If you’ve spent your life fishing for bass and trout, you might be unprepared for a marine fishing trip. I’m sure you know that the line, rod, and reel you use at the lake aren’t up to the task of catching grouper, so let’s outline exactly what you need before you hit the boat or marina.
Your freshwater rod is probably made of graphite or a graphite/fiberglass composite. Saltwater rods, on the other hand, need to be heavier and sturdier, so many are made of fiberglass alone or a composite that has very little graphite. Fiberglass rods are considered slow or medium action. As a general rule, the stiffer the rod, the slower the action. These rods also fall into three categories: baitcasting, spinning, and trolling/gigging. An offshore trolling rod will be shorter and stiffer than an inshore spinning rod, so keep in mind that your fishing method is an essential factor when choosing.
Reels are another crucial consideration. Saltwater is incredibly corrosive, so saltwater or marine fishing reels are anodized to prevent this issue. You’ll have a choice between low and high speed, but you’ll want to match the type of reel to the kind of rod for maximum effect. For instance, an online spinning rod will have a spinning reel.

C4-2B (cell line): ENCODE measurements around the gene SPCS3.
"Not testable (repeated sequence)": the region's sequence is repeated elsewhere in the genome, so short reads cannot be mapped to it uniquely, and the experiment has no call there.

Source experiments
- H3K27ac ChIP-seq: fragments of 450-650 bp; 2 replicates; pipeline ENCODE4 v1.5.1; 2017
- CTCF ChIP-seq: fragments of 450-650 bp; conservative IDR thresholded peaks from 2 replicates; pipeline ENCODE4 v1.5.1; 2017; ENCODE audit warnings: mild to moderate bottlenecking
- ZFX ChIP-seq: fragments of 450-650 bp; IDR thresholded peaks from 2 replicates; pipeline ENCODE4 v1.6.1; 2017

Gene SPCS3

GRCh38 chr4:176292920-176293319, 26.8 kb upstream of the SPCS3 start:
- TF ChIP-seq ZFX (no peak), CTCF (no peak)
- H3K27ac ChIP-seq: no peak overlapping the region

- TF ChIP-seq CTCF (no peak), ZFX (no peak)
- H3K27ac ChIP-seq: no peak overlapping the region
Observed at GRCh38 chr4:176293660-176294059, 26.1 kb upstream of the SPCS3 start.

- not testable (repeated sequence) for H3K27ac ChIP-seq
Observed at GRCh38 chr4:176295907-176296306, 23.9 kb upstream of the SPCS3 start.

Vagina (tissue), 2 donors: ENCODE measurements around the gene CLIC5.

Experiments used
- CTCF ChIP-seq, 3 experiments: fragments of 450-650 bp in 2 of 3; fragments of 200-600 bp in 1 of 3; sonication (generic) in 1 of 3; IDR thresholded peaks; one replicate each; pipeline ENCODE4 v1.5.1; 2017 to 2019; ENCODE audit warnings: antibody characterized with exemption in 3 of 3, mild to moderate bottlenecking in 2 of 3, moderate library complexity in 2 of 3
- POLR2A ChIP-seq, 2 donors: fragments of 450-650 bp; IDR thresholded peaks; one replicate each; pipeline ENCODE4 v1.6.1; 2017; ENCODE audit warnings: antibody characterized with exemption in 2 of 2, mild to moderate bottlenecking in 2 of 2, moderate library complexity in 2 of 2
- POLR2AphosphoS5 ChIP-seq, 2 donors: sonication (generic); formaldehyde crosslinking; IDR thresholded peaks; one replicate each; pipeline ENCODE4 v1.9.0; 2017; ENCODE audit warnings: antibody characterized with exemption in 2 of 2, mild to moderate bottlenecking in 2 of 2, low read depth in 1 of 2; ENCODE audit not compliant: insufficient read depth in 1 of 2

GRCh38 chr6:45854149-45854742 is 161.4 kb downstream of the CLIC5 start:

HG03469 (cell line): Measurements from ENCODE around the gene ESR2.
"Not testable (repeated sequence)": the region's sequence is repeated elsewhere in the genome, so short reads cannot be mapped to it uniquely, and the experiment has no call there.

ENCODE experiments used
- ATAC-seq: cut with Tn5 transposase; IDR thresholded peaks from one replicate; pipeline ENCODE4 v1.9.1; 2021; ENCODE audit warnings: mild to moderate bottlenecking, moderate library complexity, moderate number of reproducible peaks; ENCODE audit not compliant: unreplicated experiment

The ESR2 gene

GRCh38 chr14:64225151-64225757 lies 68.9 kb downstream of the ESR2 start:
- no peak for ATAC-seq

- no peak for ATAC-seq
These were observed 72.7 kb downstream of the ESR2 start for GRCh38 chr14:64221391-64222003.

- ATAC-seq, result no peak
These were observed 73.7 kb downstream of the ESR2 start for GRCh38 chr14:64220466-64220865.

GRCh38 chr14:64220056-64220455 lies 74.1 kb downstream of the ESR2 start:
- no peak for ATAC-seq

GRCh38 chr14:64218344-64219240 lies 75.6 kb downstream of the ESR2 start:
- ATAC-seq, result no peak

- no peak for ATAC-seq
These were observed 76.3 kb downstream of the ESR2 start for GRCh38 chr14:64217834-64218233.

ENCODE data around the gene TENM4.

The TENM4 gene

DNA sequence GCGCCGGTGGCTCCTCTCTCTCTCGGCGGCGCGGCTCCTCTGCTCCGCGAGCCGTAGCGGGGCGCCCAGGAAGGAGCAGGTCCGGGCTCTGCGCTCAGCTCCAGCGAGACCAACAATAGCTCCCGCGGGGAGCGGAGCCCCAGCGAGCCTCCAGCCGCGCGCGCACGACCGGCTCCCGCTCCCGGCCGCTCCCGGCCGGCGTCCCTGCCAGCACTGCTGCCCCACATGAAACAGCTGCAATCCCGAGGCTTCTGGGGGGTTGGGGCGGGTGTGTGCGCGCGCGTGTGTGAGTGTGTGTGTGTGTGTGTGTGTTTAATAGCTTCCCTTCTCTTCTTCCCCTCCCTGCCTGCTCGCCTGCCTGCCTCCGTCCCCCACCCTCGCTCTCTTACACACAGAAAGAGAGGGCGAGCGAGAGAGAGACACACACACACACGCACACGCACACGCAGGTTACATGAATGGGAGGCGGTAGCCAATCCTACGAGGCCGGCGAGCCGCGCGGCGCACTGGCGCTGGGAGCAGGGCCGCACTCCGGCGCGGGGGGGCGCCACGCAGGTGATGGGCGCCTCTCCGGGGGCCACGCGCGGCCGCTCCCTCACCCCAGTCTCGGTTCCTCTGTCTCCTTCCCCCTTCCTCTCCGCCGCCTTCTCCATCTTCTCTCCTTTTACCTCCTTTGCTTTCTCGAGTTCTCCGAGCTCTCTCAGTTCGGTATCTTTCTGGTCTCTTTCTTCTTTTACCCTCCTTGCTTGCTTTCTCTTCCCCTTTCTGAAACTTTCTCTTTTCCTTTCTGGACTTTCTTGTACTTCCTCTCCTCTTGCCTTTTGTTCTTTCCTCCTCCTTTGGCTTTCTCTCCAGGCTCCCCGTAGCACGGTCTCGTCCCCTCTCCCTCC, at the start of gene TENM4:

Along with a marine rod and reel, you’ll need the correct type of line. Thankfully, you probably already have it, as there isn’t a difference between freshwater and saltwater. Monofilament is the recommended type, though braided is also commonly used. There are subtle differences between the two, but it won’t make or break your trip. Regardless of which you choose, the drag should be set very low, or the line will break. Check the poundage of your current line and the recommended drag before going out. Experts recommend not trying to load your spinning reel yourself without practice, as it’s incredibly difficult, and you can easily make a mess of it. Most sporting goods stores that sell spinning reels will be able to load it for you.
As for bait and lures, there is a lot of discussion about which is best. While it heavily depends on what you’re fishing for, in general, there are four baits and five lures that will do well. The four baits are cut bait, baitfish, shellfish, and shrimp. The lures are bucktail jigs, a jig and grub combo, shallow diving plugs, topwater plugs, and spoons.
Keep in mind that if you’ve hired a charter, they’re likely to provide everything you need. This can be an excellent option to try out a few different methods, rods, and baits or lures before spending your own money. It might cost a pretty penny, but a day spent fishing is never a day wasted.